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The Urge To Reproduce

Digital marketing companies including my own, tend to overcomplicate things. With state of the art social and mobile technologies at our fingertips, we take simple problems and turn them into complex solutions.

That’s why I’ve fallen in love with the answer to the most asked question, by customers of our digital marketing companies;

How do I stop consumers forcing me to compete on price?  

Astonishingly,

… the answer to that question lies in a “murky-pond”, in the heart of Sydney Australia.

Once in its lifetime an eel inhabiting this “sleepy-pond” in middle of “Centennial-Park”, gets the urge to reproduce.

So when conditions are right (usually during a rainy winter) the eels set off from the pond,

(where they’ve lived all their lives)

…across the park into a neighboring racecourse.

There “she” (the eel) tracks “part-way-overland”,

…mostly sticking to “storm-water-drains”, and other water courses she can find.

Continuing her journey south through a number of densely populated city suburbs, across “The Australian Golf Course”, into another swampy area on its fringes,

…and finally to “Botany Bay”.

(the east coast of Australia just south of Sydney)

Just prior to reaching the salt water of “Botany Bay” this “long-finned eel”  sees her gills begin to change, and in preparation for saltwater her eyes start to enlarge.

She enters Botany Bay at Sydney Airport’s third runway.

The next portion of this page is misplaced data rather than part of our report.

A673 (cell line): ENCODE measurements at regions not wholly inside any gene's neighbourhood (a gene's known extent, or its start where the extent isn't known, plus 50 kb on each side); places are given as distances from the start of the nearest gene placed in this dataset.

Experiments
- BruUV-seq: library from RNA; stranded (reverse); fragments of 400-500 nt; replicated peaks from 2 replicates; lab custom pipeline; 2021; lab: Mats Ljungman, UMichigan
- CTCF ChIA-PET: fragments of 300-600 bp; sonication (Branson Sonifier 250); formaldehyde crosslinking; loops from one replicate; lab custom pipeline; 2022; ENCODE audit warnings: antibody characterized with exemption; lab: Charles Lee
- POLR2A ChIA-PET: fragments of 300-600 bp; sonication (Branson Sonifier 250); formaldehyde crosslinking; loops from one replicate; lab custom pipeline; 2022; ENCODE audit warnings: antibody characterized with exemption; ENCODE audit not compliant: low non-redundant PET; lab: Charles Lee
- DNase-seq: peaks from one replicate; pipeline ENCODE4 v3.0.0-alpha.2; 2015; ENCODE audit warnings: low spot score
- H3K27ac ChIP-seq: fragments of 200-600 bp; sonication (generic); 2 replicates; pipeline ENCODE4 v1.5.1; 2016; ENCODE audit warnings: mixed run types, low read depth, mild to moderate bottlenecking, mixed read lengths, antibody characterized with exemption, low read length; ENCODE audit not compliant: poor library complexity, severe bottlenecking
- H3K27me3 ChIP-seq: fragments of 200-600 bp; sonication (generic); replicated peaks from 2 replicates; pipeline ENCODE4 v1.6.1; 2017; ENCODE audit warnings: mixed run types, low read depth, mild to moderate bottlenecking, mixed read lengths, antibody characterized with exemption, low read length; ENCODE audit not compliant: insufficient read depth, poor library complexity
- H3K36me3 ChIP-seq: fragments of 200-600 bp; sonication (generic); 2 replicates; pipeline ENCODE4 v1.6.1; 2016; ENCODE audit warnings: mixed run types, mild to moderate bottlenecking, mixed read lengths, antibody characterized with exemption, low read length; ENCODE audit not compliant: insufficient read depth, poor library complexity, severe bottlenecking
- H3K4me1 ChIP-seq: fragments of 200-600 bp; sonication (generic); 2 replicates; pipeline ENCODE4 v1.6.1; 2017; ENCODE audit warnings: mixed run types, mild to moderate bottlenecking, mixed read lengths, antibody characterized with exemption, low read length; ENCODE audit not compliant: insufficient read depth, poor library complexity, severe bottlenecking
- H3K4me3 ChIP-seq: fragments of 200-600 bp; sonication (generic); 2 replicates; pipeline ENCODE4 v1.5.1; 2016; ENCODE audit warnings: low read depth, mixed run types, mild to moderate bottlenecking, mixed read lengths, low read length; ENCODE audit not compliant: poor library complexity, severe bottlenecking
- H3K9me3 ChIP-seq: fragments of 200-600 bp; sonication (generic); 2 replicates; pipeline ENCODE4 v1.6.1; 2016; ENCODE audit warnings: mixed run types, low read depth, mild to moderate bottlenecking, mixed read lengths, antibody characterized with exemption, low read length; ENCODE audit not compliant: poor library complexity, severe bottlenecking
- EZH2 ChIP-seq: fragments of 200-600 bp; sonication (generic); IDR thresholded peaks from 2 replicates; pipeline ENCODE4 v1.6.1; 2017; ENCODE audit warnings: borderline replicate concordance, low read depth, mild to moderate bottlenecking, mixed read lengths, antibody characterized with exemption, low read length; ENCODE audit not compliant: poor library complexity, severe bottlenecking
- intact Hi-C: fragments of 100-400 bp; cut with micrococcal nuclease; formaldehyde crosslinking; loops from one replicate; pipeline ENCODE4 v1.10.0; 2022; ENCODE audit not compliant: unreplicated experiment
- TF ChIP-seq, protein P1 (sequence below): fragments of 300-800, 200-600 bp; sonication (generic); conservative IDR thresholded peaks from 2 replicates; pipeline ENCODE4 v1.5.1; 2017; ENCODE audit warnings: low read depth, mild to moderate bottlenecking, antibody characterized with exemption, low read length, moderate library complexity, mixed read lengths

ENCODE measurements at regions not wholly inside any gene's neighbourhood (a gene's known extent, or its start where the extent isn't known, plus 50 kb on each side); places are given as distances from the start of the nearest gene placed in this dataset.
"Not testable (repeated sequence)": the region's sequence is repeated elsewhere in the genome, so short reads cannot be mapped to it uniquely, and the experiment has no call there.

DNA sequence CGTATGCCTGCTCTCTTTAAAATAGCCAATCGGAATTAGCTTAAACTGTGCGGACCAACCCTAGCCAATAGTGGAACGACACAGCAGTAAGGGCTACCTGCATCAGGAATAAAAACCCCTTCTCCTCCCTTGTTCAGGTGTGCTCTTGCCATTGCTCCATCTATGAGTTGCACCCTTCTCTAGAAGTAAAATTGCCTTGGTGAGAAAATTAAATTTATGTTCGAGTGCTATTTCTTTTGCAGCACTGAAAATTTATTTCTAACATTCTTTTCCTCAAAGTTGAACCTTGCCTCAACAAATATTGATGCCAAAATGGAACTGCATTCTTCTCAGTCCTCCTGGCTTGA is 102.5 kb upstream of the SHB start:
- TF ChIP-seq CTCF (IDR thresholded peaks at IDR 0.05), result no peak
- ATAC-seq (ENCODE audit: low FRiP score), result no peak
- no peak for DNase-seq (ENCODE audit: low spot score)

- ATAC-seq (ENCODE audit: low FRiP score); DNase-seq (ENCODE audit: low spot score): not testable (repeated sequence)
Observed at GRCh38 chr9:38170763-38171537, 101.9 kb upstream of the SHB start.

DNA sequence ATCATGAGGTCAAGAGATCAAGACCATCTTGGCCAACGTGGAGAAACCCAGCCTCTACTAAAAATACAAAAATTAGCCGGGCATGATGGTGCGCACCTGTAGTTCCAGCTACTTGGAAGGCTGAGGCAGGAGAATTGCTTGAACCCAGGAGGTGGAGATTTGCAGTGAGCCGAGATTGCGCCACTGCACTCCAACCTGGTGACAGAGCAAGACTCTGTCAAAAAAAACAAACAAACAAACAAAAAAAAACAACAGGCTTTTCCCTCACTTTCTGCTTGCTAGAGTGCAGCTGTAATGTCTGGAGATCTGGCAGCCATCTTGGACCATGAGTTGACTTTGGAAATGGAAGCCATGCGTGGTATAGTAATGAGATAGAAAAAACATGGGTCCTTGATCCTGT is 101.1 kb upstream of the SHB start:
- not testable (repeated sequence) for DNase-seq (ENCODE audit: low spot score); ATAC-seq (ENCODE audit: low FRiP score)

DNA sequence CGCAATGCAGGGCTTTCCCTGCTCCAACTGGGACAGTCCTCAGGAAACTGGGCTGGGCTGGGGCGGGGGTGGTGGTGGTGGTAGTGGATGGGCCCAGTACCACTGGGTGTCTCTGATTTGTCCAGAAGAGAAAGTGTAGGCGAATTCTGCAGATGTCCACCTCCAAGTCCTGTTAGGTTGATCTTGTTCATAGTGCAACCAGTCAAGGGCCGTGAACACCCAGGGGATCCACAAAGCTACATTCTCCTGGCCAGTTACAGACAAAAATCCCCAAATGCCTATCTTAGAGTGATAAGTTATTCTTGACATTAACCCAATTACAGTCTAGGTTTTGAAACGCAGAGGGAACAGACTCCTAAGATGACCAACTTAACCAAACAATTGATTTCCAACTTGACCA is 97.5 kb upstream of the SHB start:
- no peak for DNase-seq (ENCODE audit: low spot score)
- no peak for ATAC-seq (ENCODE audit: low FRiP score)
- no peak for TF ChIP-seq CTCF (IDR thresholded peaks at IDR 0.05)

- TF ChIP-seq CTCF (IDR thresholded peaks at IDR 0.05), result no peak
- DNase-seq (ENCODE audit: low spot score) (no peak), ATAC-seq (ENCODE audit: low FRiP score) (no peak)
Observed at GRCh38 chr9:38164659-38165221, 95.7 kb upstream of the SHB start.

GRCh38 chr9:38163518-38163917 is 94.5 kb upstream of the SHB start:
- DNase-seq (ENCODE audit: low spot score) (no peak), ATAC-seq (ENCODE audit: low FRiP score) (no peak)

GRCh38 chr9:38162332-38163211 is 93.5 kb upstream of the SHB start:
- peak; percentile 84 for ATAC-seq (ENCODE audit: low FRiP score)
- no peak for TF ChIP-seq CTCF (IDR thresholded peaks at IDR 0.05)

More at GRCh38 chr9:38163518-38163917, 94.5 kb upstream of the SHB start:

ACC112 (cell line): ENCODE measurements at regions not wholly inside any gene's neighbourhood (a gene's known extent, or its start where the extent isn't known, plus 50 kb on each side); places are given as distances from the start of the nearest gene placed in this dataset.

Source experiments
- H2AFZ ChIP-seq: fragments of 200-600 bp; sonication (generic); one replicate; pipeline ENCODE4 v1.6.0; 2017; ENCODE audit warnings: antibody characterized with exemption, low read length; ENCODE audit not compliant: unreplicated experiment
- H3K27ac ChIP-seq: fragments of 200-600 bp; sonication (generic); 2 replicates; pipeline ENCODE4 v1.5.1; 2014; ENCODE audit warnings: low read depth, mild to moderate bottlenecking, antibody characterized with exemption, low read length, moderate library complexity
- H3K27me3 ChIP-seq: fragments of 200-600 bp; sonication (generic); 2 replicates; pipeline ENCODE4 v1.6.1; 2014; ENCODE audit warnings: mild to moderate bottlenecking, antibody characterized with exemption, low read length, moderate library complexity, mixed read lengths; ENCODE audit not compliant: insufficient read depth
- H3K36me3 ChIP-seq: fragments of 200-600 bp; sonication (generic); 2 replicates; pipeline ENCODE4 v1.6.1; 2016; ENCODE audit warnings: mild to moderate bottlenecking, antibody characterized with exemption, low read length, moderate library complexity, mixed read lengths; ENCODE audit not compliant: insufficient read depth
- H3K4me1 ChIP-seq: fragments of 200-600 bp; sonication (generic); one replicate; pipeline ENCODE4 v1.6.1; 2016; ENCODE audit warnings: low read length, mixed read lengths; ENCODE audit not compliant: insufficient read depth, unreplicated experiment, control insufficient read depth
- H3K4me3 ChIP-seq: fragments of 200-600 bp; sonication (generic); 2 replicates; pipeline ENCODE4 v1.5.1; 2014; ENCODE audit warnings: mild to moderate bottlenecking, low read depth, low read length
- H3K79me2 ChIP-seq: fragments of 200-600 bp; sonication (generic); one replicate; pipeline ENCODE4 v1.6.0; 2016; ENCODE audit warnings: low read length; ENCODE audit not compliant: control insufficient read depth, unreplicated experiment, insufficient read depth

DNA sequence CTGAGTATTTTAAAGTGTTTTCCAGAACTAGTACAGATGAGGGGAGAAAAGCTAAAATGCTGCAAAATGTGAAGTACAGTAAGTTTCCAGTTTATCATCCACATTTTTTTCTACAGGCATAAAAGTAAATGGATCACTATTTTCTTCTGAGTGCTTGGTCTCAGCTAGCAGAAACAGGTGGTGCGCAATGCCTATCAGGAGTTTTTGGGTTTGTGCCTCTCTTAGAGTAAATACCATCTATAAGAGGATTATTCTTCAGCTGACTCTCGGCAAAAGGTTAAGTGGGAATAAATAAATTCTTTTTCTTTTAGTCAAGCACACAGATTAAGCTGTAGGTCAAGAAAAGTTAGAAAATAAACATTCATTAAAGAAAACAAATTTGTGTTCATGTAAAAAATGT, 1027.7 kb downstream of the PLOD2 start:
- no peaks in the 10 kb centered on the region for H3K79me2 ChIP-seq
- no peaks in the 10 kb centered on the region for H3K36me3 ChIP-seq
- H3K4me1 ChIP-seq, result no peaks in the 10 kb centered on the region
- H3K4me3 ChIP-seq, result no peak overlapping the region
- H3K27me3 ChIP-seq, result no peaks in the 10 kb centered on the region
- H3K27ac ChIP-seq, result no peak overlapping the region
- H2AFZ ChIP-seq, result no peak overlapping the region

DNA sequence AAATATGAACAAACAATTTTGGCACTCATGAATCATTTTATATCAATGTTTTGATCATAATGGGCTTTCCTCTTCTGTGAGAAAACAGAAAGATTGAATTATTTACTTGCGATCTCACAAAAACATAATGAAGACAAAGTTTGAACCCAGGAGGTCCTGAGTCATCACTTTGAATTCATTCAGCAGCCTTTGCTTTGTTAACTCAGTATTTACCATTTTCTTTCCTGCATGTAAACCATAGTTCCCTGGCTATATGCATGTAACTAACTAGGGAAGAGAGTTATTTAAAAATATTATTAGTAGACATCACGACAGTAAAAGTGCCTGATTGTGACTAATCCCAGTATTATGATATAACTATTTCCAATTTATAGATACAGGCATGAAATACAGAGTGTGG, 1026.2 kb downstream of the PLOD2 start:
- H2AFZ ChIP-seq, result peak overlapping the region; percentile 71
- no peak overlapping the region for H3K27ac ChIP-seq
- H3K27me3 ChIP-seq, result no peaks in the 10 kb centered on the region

Her overland journey to this point is remarkable enough for an eel that’s spent her entire life,

(up to 30 years)

…living in the same sleepy pond.

But the journey to the coast is just a prelude to the 2000 km swim she’s about to embark on, as she makes her way to New Caledonia.

(1300 miles away)

Nature is calling her into extremely deep tropical waters in the Coral Sea, where she will “lay-up-to 20 million eggs” as part of her breeding ritual.

Perhaps unsurprisingly, this exhausted eel rolls over and dies immediately after spawning her offspring.

But then something else remarkable happens, when her eggs hatch “the larvae” float south again towards Australia, on ocean currents mother nature has constructed to carry them home.

These “baby eels” start life as a small “gum-leaf-shaped” larvae, growing into “see-through” glass-eels that are invisible to predators.

(nature’s way protecting them in their first stage of the 1300 mile journey home)

They become juvenile elvers just before reaching the east coast of Australia, just to the north of Sydney,

… remarkably, driven by “pure-instinct”, these baby eels locate the ocean entrance to Botany Bay.

They swim back-up through the bay, swamps, ponds, drain pipes and “storm-water-drains”, across the Golf course and the Racetrack, through the same park,

Eels Journey to New Caledonia

(Centennial Park)

…that their mother crossed weeks earlier.

Where they start their new life in the “very same” sleepy pond.

They’ve probably been doing this for millions of years.

Once-upon-a-time this entire Centennial Park area was a chain of wetlands connected by ponds, the ponds ran down to the foreshore and water flowed into Botany Bay.

Our eels’ journey was somewhat easier before European settlement put so many obstacles in her way, despite these obstacles the baby eels have always made their way back.

This migratory behavior is ingrained into the species.

There’s nothing that could have changed these eel’s behavior once their instincts drove them to leave the pond.

What’s the “eels” story have to do with businesses restraining consumer purchasing power?

I’ll explain in my next post; To Be Continued >>>

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